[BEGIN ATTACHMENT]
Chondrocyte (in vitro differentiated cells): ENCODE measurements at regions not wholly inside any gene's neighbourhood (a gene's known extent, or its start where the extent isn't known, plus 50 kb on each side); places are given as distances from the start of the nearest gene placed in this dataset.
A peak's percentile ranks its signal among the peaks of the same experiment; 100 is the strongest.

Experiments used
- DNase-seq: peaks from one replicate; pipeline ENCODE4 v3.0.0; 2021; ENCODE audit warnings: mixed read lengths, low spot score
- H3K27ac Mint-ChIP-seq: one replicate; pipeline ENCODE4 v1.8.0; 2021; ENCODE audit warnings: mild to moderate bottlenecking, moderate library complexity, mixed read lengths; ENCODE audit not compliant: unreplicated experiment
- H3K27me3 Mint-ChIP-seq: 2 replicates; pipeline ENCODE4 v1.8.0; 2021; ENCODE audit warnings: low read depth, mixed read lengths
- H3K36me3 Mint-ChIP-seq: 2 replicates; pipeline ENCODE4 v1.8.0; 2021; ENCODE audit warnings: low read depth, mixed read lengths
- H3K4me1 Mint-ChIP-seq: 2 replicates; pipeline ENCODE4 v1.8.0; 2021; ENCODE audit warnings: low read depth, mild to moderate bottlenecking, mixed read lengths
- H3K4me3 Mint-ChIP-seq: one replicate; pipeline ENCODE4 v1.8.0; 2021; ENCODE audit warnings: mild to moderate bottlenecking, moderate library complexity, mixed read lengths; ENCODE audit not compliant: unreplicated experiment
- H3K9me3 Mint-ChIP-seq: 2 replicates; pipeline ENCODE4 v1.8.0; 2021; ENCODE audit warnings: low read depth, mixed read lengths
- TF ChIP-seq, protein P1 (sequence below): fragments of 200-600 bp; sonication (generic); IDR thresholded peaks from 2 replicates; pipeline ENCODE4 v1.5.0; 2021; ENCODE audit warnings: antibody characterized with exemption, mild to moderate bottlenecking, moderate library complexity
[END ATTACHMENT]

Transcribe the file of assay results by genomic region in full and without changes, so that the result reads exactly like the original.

Chondrocyte (in vitro differentiated cells): ENCODE measurements at regions not wholly inside any gene's neighbourhood (a gene's known extent, or its start where the extent isn't known, plus 50 kb on each side); places are given as distances from the start of the nearest gene placed in this dataset.
A peak's percentile ranks its signal among the peaks of the same experiment; 100 is the strongest.

Experiments used
- DNase-seq: peaks from one replicate; pipeline ENCODE4 v3.0.0; 2021; ENCODE audit warnings: mixed read lengths, low spot score
- H3K27ac Mint-ChIP-seq: one replicate; pipeline ENCODE4 v1.8.0; 2021; ENCODE audit warnings: mild to moderate bottlenecking, moderate library complexity, mixed read lengths; ENCODE audit not compliant: unreplicated experiment
- H3K27me3 Mint-ChIP-seq: 2 replicates; pipeline ENCODE4 v1.8.0; 2021; ENCODE audit warnings: low read depth, mixed read lengths
- H3K36me3 Mint-ChIP-seq: 2 replicates; pipeline ENCODE4 v1.8.0; 2021; ENCODE audit warnings: low read depth, mixed read lengths
- H3K4me1 Mint-ChIP-seq: 2 replicates; pipeline ENCODE4 v1.8.0; 2021; ENCODE audit warnings: low read depth, mild to moderate bottlenecking, mixed read lengths
- H3K4me3 Mint-ChIP-seq: one replicate; pipeline ENCODE4 v1.8.0; 2021; ENCODE audit warnings: mild to moderate bottlenecking, moderate library complexity, mixed read lengths; ENCODE audit not compliant: unreplicated experiment
- H3K9me3 Mint-ChIP-seq: 2 replicates; pipeline ENCODE4 v1.8.0; 2021; ENCODE audit warnings: low read depth, mixed read lengths
- TF ChIP-seq, protein P1 (sequence below): fragments of 200-600 bp; sonication (generic); IDR thresholded peaks from 2 replicates; pipeline ENCODE4 v1.5.0; 2021; ENCODE audit warnings: antibody characterized with exemption, mild to moderate bottlenecking, moderate library complexity